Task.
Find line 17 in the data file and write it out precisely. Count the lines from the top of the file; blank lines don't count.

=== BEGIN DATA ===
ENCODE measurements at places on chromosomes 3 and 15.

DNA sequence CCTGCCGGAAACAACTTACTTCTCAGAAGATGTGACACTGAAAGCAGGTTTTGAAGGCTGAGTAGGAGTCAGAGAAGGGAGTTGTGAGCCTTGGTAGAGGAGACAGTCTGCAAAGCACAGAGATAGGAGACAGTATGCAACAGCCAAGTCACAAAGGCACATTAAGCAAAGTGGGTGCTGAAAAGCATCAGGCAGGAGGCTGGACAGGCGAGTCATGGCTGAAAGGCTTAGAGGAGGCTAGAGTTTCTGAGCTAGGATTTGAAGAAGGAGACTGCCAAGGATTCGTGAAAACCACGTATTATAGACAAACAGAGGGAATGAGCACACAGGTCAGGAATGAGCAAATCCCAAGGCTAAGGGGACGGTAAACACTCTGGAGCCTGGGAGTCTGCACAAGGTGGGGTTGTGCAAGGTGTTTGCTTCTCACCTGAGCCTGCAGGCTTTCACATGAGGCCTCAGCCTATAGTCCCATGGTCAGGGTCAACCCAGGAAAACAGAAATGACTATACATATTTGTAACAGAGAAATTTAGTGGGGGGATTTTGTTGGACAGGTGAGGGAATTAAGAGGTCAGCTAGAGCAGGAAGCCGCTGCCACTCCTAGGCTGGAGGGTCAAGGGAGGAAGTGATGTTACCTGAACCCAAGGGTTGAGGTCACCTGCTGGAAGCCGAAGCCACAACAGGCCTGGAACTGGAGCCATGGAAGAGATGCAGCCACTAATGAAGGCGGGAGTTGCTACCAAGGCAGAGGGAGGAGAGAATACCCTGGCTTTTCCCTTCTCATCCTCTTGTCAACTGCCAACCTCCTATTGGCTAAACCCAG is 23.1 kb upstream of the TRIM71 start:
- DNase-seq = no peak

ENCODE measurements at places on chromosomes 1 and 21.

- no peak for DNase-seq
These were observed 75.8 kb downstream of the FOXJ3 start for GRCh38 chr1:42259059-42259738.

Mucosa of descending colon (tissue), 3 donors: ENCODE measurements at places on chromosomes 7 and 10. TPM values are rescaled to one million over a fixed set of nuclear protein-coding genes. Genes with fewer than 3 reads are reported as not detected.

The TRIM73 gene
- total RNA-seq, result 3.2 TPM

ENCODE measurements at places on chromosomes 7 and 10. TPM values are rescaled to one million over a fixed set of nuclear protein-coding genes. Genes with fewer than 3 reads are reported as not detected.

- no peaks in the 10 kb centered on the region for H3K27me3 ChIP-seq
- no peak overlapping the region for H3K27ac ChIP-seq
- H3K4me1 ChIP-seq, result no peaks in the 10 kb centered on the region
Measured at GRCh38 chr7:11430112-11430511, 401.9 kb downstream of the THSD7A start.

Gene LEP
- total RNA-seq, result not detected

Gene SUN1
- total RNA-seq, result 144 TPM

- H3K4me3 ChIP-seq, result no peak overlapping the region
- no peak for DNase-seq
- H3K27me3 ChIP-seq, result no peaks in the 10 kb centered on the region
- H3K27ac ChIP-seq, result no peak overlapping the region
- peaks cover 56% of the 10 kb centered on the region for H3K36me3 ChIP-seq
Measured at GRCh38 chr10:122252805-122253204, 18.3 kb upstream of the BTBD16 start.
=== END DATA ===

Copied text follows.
Gene SUN1